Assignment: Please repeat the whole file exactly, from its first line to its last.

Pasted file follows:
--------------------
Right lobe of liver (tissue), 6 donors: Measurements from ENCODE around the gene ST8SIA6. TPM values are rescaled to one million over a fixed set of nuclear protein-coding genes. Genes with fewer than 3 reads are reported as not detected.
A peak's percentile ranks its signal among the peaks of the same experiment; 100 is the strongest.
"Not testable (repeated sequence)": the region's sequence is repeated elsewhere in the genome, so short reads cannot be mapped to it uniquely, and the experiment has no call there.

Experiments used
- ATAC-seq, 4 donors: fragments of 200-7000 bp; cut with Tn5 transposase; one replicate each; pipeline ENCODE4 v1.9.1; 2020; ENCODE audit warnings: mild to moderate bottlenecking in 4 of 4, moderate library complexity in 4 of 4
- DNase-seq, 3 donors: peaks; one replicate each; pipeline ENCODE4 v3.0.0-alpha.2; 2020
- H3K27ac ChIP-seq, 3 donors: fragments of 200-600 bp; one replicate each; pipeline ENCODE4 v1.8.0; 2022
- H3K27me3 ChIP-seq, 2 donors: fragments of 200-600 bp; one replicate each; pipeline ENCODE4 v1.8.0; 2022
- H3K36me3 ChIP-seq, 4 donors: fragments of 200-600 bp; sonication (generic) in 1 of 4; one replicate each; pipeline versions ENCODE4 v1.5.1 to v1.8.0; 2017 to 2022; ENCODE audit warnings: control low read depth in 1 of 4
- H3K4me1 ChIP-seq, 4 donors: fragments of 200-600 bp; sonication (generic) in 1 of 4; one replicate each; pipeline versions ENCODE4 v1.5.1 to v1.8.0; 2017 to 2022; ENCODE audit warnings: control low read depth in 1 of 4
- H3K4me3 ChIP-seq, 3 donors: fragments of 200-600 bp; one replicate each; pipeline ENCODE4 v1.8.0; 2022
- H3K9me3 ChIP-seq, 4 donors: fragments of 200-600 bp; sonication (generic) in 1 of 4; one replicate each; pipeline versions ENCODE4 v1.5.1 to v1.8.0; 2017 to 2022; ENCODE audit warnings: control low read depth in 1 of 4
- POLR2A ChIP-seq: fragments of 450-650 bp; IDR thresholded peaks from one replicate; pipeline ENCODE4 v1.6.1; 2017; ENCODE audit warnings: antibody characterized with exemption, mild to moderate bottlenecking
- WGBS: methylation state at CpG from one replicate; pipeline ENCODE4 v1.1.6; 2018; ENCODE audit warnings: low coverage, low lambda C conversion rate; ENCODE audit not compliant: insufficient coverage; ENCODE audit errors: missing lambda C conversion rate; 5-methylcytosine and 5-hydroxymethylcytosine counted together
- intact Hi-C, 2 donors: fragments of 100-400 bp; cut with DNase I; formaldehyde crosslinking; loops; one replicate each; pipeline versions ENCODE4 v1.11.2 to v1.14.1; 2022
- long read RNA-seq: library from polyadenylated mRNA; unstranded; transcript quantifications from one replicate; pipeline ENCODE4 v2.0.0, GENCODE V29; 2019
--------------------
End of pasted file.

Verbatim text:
Right lobe of liver (tissue), 6 donors: Measurements from ENCODE around the gene ST8SIA6. TPM values are rescaled to one million over a fixed set of nuclear protein-coding genes. Genes with fewer than 3 reads are reported as not detected.
A peak's percentile ranks its signal among the peaks of the same experiment; 100 is the strongest.
"Not testable (repeated sequence)": the region's sequence is repeated elsewhere in the genome, so short reads cannot be mapped to it uniquely, and the experiment has no call there.

Experiments used
- ATAC-seq, 4 donors: fragments of 200-7000 bp; cut with Tn5 transposase; one replicate each; pipeline ENCODE4 v1.9.1; 2020; ENCODE audit warnings: mild to moderate bottlenecking in 4 of 4, moderate library complexity in 4 of 4
- DNase-seq, 3 donors: peaks; one replicate each; pipeline ENCODE4 v3.0.0-alpha.2; 2020
- H3K27ac ChIP-seq, 3 donors: fragments of 200-600 bp; one replicate each; pipeline ENCODE4 v1.8.0; 2022
- H3K27me3 ChIP-seq, 2 donors: fragments of 200-600 bp; one replicate each; pipeline ENCODE4 v1.8.0; 2022
- H3K36me3 ChIP-seq, 4 donors: fragments of 200-600 bp; sonication (generic) in 1 of 4; one replicate each; pipeline versions ENCODE4 v1.5.1 to v1.8.0; 2017 to 2022; ENCODE audit warnings: control low read depth in 1 of 4
- H3K4me1 ChIP-seq, 4 donors: fragments of 200-600 bp; sonication (generic) in 1 of 4; one replicate each; pipeline versions ENCODE4 v1.5.1 to v1.8.0; 2017 to 2022; ENCODE audit warnings: control low read depth in 1 of 4
- H3K4me3 ChIP-seq, 3 donors: fragments of 200-600 bp; one replicate each; pipeline ENCODE4 v1.8.0; 2022
- H3K9me3 ChIP-seq, 4 donors: fragments of 200-600 bp; sonication (generic) in 1 of 4; one replicate each; pipeline versions ENCODE4 v1.5.1 to v1.8.0; 2017 to 2022; ENCODE audit warnings: control low read depth in 1 of 4
- POLR2A ChIP-seq: fragments of 450-650 bp; IDR thresholded peaks from one replicate; pipeline ENCODE4 v1.6.1; 2017; ENCODE audit warnings: antibody characterized with exemption, mild to moderate bottlenecking
- WGBS: methylation state at CpG from one replicate; pipeline ENCODE4 v1.1.6; 2018; ENCODE audit warnings: low coverage, low lambda C conversion rate; ENCODE audit not compliant: insufficient coverage; ENCODE audit errors: missing lambda C conversion rate; 5-methylcytosine and 5-hydroxymethylcytosine counted together
- intact Hi-C, 2 donors: fragments of 100-400 bp; cut with DNase I; formaldehyde crosslinking; loops; one replicate each; pipeline versions ENCODE4 v1.11.2 to v1.14.1; 2022
- long read RNA-seq: library from polyadenylated mRNA; unstranded; transcript quantifications from one replicate; pipeline ENCODE4 v2.0.0, GENCODE V29; 2019